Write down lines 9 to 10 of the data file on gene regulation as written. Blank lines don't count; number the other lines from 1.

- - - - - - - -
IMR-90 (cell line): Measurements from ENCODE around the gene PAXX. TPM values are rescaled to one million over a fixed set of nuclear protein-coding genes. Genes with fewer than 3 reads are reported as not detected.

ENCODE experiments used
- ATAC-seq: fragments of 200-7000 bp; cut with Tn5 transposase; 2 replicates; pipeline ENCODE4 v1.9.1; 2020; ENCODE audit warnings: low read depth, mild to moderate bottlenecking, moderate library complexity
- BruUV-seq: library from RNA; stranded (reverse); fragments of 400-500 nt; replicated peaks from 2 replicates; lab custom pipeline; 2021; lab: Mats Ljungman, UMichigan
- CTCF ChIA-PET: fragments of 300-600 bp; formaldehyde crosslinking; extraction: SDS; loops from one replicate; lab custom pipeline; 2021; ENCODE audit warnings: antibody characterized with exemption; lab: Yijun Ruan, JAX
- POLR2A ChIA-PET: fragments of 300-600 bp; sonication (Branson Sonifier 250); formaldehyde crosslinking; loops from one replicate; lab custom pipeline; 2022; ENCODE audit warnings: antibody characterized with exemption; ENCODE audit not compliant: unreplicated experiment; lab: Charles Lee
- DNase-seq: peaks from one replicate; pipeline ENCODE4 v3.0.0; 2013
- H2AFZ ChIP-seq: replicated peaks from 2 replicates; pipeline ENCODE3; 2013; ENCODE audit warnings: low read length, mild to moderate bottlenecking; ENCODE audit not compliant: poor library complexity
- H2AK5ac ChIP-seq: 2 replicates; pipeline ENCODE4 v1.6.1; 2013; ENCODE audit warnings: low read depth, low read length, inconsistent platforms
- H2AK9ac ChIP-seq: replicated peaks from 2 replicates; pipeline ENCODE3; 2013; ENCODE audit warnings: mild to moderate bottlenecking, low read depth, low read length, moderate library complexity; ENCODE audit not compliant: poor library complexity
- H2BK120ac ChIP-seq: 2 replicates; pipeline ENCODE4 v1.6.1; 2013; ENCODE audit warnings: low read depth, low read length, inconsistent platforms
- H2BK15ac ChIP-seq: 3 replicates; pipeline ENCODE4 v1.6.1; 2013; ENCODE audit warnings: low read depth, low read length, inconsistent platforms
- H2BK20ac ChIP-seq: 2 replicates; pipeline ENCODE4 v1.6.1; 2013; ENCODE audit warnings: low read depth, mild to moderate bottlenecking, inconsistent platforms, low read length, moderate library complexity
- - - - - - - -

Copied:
- H2AK5ac ChIP-seq: 2 replicates; pipeline ENCODE4 v1.6.1; 2013; ENCODE audit warnings: low read depth, low read length, inconsistent platforms
- H2AK9ac ChIP-seq: replicated peaks from 2 replicates; pipeline ENCODE3; 2013; ENCODE audit warnings: mild to moderate bottlenecking, low read depth, low read length, moderate library complexity; ENCODE audit not compliant: poor library complexity